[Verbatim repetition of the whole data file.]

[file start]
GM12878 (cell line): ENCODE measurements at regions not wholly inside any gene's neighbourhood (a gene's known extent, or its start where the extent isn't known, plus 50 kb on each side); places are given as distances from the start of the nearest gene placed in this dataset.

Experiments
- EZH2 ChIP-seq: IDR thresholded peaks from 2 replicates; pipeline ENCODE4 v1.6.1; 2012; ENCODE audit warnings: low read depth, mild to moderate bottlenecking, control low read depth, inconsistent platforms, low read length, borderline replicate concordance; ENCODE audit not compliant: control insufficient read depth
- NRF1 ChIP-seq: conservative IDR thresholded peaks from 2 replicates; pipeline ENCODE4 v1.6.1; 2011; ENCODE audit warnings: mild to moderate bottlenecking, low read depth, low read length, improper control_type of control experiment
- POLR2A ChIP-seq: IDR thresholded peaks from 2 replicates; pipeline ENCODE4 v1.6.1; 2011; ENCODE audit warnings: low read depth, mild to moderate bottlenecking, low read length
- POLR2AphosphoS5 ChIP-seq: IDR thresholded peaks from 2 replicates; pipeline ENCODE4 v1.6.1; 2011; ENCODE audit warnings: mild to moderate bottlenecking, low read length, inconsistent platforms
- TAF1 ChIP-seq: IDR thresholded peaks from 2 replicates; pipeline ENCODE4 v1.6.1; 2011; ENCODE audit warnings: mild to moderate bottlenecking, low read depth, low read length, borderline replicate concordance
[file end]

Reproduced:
GM12878 (cell line): ENCODE measurements at regions not wholly inside any gene's neighbourhood (a gene's known extent, or its start where the extent isn't known, plus 50 kb on each side); places are given as distances from the start of the nearest gene placed in this dataset.

Experiments
- EZH2 ChIP-seq: IDR thresholded peaks from 2 replicates; pipeline ENCODE4 v1.6.1; 2012; ENCODE audit warnings: low read depth, mild to moderate bottlenecking, control low read depth, inconsistent platforms, low read length, borderline replicate concordance; ENCODE audit not compliant: control insufficient read depth
- NRF1 ChIP-seq: conservative IDR thresholded peaks from 2 replicates; pipeline ENCODE4 v1.6.1; 2011; ENCODE audit warnings: mild to moderate bottlenecking, low read depth, low read length, improper control_type of control experiment
- POLR2A ChIP-seq: IDR thresholded peaks from 2 replicates; pipeline ENCODE4 v1.6.1; 2011; ENCODE audit warnings: low read depth, mild to moderate bottlenecking, low read length
- POLR2AphosphoS5 ChIP-seq: IDR thresholded peaks from 2 replicates; pipeline ENCODE4 v1.6.1; 2011; ENCODE audit warnings: mild to moderate bottlenecking, low read length, inconsistent platforms
- TAF1 ChIP-seq: IDR thresholded peaks from 2 replicates; pipeline ENCODE4 v1.6.1; 2011; ENCODE audit warnings: mild to moderate bottlenecking, low read depth, low read length, borderline replicate concordance